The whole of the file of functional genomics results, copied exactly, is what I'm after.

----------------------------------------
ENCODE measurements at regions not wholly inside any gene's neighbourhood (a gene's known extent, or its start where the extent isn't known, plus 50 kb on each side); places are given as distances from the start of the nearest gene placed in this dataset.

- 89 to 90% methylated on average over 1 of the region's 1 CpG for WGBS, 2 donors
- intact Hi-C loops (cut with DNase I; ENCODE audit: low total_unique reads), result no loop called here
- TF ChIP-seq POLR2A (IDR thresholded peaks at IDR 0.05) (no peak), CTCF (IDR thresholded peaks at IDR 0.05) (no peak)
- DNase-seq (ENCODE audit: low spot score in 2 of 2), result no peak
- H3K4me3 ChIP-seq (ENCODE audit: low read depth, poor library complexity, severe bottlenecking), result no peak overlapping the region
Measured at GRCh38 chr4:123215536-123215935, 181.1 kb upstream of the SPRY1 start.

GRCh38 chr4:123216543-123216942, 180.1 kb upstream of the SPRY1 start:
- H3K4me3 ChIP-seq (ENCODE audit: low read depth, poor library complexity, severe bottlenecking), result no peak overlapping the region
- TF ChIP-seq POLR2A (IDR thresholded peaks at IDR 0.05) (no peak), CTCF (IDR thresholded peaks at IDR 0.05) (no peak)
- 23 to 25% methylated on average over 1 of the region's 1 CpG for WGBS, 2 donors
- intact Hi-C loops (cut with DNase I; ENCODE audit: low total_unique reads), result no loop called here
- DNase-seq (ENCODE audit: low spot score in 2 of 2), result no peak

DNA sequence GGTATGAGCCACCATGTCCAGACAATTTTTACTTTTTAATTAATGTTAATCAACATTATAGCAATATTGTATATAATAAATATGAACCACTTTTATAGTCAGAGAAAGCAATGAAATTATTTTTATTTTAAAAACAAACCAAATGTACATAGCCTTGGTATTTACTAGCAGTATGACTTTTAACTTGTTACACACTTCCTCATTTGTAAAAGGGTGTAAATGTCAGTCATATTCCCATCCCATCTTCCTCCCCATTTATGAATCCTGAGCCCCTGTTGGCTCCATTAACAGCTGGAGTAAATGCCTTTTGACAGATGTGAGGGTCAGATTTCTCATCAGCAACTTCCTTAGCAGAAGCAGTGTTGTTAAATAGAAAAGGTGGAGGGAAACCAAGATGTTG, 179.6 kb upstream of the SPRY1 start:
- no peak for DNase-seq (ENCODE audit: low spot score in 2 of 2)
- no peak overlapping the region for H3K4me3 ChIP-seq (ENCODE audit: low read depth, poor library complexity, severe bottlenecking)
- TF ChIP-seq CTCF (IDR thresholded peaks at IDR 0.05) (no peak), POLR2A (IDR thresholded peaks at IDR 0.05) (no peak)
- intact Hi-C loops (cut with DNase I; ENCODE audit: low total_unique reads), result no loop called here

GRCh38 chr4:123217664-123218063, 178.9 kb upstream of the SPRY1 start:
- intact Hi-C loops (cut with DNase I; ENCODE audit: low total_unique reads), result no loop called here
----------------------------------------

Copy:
ENCODE measurements at regions not wholly inside any gene's neighbourhood (a gene's known extent, or its start where the extent isn't known, plus 50 kb on each side); places are given as distances from the start of the nearest gene placed in this dataset.

- 89 to 90% methylated on average over 1 of the region's 1 CpG for WGBS, 2 donors
- intact Hi-C loops (cut with DNase I; ENCODE audit: low total_unique reads), result no loop called here
- TF ChIP-seq POLR2A (IDR thresholded peaks at IDR 0.05) (no peak), CTCF (IDR thresholded peaks at IDR 0.05) (no peak)
- DNase-seq (ENCODE audit: low spot score in 2 of 2), result no peak
- H3K4me3 ChIP-seq (ENCODE audit: low read depth, poor library complexity, severe bottlenecking), result no peak overlapping the region
Measured at GRCh38 chr4:123215536-123215935, 181.1 kb upstream of the SPRY1 start.

GRCh38 chr4:123216543-123216942, 180.1 kb upstream of the SPRY1 start:
- H3K4me3 ChIP-seq (ENCODE audit: low read depth, poor library complexity, severe bottlenecking), result no peak overlapping the region
- TF ChIP-seq POLR2A (IDR thresholded peaks at IDR 0.05) (no peak), CTCF (IDR thresholded peaks at IDR 0.05) (no peak)
- 23 to 25% methylated on average over 1 of the region's 1 CpG for WGBS, 2 donors
- intact Hi-C loops (cut with DNase I; ENCODE audit: low total_unique reads), result no loop called here
- DNase-seq (ENCODE audit: low spot score in 2 of 2), result no peak

DNA sequence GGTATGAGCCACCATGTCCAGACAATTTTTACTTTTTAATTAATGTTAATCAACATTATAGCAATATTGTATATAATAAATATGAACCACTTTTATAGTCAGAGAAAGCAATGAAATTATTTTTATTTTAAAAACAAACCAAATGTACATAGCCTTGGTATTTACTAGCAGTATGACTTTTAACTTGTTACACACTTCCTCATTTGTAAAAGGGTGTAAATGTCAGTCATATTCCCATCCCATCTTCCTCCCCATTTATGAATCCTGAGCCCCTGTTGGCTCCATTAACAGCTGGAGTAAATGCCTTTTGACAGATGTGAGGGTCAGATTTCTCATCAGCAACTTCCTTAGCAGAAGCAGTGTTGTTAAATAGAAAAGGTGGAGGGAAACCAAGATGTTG, 179.6 kb upstream of the SPRY1 start:
- no peak for DNase-seq (ENCODE audit: low spot score in 2 of 2)
- no peak overlapping the region for H3K4me3 ChIP-seq (ENCODE audit: low read depth, poor library complexity, severe bottlenecking)
- TF ChIP-seq CTCF (IDR thresholded peaks at IDR 0.05) (no peak), POLR2A (IDR thresholded peaks at IDR 0.05) (no peak)
- intact Hi-C loops (cut with DNase I; ENCODE audit: low total_unique reads), result no loop called here

GRCh38 chr4:123217664-123218063, 178.9 kb upstream of the SPRY1 start:
- intact Hi-C loops (cut with DNase I; ENCODE audit: low total_unique reads), result no loop called here